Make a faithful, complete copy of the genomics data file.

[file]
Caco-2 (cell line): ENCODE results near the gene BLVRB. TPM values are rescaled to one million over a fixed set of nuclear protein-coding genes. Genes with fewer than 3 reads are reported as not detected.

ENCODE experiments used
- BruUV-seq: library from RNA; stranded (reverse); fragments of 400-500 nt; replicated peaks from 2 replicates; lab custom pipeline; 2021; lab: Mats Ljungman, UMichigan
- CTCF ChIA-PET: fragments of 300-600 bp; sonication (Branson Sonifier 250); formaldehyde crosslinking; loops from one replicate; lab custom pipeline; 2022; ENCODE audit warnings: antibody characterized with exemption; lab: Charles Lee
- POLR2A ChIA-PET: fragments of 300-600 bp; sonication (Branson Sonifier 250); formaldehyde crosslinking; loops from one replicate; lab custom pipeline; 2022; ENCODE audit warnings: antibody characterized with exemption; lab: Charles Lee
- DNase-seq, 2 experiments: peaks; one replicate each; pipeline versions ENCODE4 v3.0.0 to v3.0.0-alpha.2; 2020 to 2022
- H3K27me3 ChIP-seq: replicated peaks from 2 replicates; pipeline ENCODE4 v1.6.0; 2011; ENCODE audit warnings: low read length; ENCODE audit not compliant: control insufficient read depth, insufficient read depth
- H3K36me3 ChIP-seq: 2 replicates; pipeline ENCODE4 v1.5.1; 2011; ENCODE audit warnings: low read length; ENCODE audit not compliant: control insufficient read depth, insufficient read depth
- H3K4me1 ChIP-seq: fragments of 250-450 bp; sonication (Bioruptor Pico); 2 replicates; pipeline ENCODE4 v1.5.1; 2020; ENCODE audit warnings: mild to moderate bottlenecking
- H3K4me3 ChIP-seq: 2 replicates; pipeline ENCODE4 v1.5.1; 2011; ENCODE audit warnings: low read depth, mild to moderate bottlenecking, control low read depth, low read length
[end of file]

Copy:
Caco-2 (cell line): ENCODE results near the gene BLVRB. TPM values are rescaled to one million over a fixed set of nuclear protein-coding genes. Genes with fewer than 3 reads are reported as not detected.

ENCODE experiments used
- BruUV-seq: library from RNA; stranded (reverse); fragments of 400-500 nt; replicated peaks from 2 replicates; lab custom pipeline; 2021; lab: Mats Ljungman, UMichigan
- CTCF ChIA-PET: fragments of 300-600 bp; sonication (Branson Sonifier 250); formaldehyde crosslinking; loops from one replicate; lab custom pipeline; 2022; ENCODE audit warnings: antibody characterized with exemption; lab: Charles Lee
- POLR2A ChIA-PET: fragments of 300-600 bp; sonication (Branson Sonifier 250); formaldehyde crosslinking; loops from one replicate; lab custom pipeline; 2022; ENCODE audit warnings: antibody characterized with exemption; lab: Charles Lee
- DNase-seq, 2 experiments: peaks; one replicate each; pipeline versions ENCODE4 v3.0.0 to v3.0.0-alpha.2; 2020 to 2022
- H3K27me3 ChIP-seq: replicated peaks from 2 replicates; pipeline ENCODE4 v1.6.0; 2011; ENCODE audit warnings: low read length; ENCODE audit not compliant: control insufficient read depth, insufficient read depth
- H3K36me3 ChIP-seq: 2 replicates; pipeline ENCODE4 v1.5.1; 2011; ENCODE audit warnings: low read length; ENCODE audit not compliant: control insufficient read depth, insufficient read depth
- H3K4me1 ChIP-seq: fragments of 250-450 bp; sonication (Bioruptor Pico); 2 replicates; pipeline ENCODE4 v1.5.1; 2020; ENCODE audit warnings: mild to moderate bottlenecking
- H3K4me3 ChIP-seq: 2 replicates; pipeline ENCODE4 v1.5.1; 2011; ENCODE audit warnings: low read depth, mild to moderate bottlenecking, control low read depth, low read length